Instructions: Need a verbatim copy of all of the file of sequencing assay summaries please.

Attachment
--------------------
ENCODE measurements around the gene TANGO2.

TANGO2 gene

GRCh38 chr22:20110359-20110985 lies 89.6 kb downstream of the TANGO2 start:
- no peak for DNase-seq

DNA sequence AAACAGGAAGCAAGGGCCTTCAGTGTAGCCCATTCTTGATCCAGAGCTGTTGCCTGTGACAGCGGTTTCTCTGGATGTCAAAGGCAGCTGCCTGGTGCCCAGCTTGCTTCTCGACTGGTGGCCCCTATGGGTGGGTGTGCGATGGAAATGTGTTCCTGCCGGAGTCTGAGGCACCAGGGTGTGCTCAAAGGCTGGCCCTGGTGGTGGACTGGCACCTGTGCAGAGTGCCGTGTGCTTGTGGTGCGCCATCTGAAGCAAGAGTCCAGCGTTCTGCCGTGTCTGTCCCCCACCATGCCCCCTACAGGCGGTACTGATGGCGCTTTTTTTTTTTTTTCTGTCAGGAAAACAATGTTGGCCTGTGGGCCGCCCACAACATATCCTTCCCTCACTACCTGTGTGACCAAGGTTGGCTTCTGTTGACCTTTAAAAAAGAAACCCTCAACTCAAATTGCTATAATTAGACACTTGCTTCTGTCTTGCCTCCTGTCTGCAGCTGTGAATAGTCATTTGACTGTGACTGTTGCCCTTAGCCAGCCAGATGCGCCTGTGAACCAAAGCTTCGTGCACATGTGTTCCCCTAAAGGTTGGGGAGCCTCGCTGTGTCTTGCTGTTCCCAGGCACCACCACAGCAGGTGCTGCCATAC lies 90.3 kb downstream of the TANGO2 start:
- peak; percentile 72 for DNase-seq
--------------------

ENCODE measurements around the gene TANGO2.

TANGO2 gene

GRCh38 chr22:20110359-20110985 lies 89.6 kb downstream of the TANGO2 start:
- no peak for DNase-seq

DNA sequence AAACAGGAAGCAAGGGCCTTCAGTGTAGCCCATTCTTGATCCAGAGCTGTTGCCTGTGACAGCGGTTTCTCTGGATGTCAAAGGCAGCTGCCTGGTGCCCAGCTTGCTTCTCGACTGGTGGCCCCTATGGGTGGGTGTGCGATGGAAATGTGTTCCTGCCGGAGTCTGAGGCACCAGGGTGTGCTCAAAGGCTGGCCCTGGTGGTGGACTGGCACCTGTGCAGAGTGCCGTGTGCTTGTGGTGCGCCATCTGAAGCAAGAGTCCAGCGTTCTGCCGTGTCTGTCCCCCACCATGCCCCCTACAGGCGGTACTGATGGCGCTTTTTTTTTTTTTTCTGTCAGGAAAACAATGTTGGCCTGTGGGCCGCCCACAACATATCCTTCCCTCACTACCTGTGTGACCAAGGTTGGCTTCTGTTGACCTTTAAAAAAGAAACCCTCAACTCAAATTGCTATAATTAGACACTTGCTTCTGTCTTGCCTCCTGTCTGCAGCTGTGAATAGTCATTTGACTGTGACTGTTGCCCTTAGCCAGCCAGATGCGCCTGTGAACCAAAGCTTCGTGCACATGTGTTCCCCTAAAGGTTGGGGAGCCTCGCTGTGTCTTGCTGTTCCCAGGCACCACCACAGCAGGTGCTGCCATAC lies 90.3 kb downstream of the TANGO2 start:
- peak; percentile 72 for DNase-seq